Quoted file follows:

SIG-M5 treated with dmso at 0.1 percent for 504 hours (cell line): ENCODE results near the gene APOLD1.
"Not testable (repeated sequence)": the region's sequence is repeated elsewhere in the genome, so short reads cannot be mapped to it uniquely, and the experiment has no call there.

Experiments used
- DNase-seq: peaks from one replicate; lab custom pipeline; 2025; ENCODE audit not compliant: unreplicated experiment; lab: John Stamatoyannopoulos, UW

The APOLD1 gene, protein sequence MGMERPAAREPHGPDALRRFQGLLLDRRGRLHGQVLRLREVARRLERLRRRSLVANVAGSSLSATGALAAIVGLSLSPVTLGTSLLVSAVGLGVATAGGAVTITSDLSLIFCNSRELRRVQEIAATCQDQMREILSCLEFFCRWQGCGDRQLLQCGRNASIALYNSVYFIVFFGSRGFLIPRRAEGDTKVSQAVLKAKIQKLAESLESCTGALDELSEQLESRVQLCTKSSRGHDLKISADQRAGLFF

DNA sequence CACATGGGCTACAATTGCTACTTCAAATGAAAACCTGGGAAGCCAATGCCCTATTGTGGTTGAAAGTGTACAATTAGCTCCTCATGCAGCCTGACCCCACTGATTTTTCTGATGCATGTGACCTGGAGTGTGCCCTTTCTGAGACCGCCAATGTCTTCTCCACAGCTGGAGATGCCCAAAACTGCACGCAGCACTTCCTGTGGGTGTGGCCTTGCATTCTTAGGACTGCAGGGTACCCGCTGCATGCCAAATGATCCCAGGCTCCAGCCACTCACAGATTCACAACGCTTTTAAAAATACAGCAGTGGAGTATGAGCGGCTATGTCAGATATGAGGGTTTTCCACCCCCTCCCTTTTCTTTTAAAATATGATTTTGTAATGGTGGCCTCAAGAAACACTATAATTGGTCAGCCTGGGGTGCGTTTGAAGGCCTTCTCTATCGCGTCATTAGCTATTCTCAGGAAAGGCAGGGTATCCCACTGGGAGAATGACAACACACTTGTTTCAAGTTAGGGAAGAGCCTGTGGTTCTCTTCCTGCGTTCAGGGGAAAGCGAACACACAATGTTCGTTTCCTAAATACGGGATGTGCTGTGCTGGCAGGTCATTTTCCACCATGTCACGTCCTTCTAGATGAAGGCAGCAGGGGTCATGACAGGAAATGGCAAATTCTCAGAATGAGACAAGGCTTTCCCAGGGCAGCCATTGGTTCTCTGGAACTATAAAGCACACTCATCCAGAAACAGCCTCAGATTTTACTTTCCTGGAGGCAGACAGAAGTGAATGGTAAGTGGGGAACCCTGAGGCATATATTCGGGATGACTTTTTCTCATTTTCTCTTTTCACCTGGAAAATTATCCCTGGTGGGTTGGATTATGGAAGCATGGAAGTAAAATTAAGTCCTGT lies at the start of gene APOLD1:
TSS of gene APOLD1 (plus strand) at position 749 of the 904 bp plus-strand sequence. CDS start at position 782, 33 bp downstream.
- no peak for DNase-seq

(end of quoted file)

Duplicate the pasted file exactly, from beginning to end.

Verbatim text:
SIG-M5 treated with dmso at 0.1 percent for 504 hours (cell line): ENCODE results near the gene APOLD1.
"Not testable (repeated sequence)": the region's sequence is repeated elsewhere in the genome, so short reads cannot be mapped to it uniquely, and the experiment has no call there.

Experiments used
- DNase-seq: peaks from one replicate; lab custom pipeline; 2025; ENCODE audit not compliant: unreplicated experiment; lab: John Stamatoyannopoulos, UW

The APOLD1 gene, protein sequence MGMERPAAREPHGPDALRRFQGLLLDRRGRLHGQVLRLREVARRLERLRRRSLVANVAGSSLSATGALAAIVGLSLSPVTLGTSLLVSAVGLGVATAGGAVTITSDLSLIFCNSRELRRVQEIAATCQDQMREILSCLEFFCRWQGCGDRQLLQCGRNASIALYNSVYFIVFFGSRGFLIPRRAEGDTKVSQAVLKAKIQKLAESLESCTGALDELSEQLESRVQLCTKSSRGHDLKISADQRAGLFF

DNA sequence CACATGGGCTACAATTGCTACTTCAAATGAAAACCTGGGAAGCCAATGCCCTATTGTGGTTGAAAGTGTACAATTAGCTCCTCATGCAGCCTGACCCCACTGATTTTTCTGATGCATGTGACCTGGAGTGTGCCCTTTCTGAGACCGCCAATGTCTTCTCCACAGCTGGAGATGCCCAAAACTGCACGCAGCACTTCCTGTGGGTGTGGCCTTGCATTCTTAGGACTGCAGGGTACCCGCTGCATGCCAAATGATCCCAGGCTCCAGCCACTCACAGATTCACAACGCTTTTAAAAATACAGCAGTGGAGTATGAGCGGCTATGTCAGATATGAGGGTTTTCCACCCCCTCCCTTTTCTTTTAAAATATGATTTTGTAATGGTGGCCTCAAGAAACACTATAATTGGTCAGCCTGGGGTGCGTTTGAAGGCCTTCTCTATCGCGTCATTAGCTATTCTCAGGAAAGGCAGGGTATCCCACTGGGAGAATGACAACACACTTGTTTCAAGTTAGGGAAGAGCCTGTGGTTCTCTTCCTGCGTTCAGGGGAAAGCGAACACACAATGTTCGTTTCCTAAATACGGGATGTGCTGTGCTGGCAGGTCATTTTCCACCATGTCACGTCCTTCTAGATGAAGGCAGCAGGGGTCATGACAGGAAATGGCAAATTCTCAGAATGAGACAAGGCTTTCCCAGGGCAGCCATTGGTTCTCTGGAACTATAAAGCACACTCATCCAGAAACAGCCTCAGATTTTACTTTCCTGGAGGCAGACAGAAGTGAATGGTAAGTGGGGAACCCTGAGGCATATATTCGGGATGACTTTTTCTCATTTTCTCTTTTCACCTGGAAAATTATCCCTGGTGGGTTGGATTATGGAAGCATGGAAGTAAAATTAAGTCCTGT lies at the start of gene APOLD1:
TSS of gene APOLD1 (plus strand) at position 749 of the 904 bp plus-strand sequence. CDS start at position 782, 33 bp downstream.
- no peak for DNase-seq